Kyla Stephan who writes the marvellous Library Ghost blog knitted me a hat for today’s Science March in Brisbane.
There are rightly some questions to be asked about the march organisers’ approach to diversity and inclusion, but I also thought it was important to show up and be counted in the name of all people who are curious about the world and revise their beliefs in the face of evidence.
In return for my hat, I had to find Kyla an interesting science story.
So here are a few words about drug dosage and cheesy moonshots.
What are the physics of highly compressed cheese and why does it matter?
My favourite science show-off moment was at a conference on Science and Storytelling at the University of Cardiff some years ago.
I was interested in how medics and health workers used storytelling in science, and one of my favourite projects was by an information scientist called Harold Thimbleby (PDF download).
He pointed out that in Europe, about 120,000 hospital deaths per year are caused by drug calculation errors – that’s more people than die in car accidents.
Not all of those errors can be blamed on the staff, however. The automatic pumps which dispense drugs through IVs etc are often difficult to program, and although they look like calculators, they are not.
A “simple” drug calculation is: how many mL/hr should an infusion pump be set to in order to give a patient 5250mg of fluorouracil over 4 days at a concentration of 45.57 mg/mL?
The simplest correct calculation using a basic calculator is: [AC][MRC][MRC]4 × 24 [MPLUS][AC]5250 ÷ 45.57 ÷[MRC] =
After getting all those key presses right, you then have to go through another round of button presses on the pump, without making any mistakes. All as just one task in your busy day at the hospital.
Professor Thimbleby developed a prototype smartphone app which asked you what the drug calculation was, and the type of pump you were using, and then guided you through the key presses step by step.
This reduced human error and created opportunities for the user to check and double check throughout the process.
What has all that got to do with a moon made of cheese?
Almost offhandedly, during his talk, Professor Thimbleby spoke of the certainty with which we know the moon isn’t made of cheese. He compared this scientific certainty to the world of storytelling, where we can still indulge that fantasy.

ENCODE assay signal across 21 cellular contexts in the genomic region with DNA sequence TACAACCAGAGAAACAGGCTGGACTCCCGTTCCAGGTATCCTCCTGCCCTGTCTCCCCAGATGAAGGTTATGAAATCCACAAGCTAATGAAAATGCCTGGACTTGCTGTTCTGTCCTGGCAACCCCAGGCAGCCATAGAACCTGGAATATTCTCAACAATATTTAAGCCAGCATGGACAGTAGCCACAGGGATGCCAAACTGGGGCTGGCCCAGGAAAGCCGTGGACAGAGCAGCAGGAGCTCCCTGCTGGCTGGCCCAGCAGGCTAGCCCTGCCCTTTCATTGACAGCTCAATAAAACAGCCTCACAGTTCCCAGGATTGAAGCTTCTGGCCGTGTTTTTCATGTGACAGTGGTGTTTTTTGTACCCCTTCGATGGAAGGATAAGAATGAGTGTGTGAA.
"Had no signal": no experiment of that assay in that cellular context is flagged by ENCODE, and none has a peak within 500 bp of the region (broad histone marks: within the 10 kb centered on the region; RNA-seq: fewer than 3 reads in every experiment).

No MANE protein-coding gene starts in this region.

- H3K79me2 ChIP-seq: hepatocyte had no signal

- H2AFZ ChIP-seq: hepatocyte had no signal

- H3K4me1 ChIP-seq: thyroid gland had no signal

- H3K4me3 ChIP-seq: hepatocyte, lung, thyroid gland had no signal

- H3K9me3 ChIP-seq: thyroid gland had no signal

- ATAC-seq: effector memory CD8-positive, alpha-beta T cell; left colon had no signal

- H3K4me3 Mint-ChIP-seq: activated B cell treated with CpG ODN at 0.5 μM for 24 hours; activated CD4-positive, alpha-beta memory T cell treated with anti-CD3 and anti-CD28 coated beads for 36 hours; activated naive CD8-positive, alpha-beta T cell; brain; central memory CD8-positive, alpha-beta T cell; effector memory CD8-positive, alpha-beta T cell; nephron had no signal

Even without visiting the moon, we can tell it isn’t made of cheese because of its albedo – the fraction of solar energy which it reflects back into space.
Different materials have different reflectivity: for example, ice and snow have a high albedo and cause most of the sunlight hitting them to reflect back into space.
We can work out the albedo of cheese and observe the brightness of the moon to confirm that it is, sadly, not made from dairy products.
But – but but but – what if the moon were made of cheese? How could we indulge that fantasy while maintaining the rigour of critical and scientific thinking?
Do we need to imagine a cheese-moon which is the same size or the same mass?
If the latter, the moon would have to be a lot larger. Nocturnal animals and the science of astronomy would be affected by the larger moon in our sky, with its much higher albedo.
What’s more, a moon sized piece of cheese would be denser and hotter at its centre owing to gravitational compression.
Would there be volcanos of molten cheese? At extreme high pressures, does cheese maintain its integrity, or break down into its component parts? Would the massive internal pressure cause it to explode?
I love that scientists can begin to explore these hypothetical situations without even having to leave the comfort of their armchair – or in our case, the post-march pub.
I love that there is a happy borderland where science and science fiction meet, and valuably so – because they are, ultimately, both spaces of wonder.
Professor Thimbleby made his cheesy digression and showed the value of thinking carefully and critically, reasoning from available evidence – but his work also demonstrates that you could save lives just by paying close attention to technology and human interaction.
He didn’t need to be in the ward to come up with a way to avoid deaths from drug miscalculation, and he didn’t need to land on the moon to work out what it was made of.
How cool is that?
As a final note, the cheese digression comes from an online discussion about the work of sci-fi writer Robert Metzger.
My friend Amy, an ecologist who marched with us, was more worried about how you’d create the cheese-moon in the first place.
“Where would you keep all the cows?”
All science begins with curiosity. And – from physics to ecology – all scientists are curious in different ways.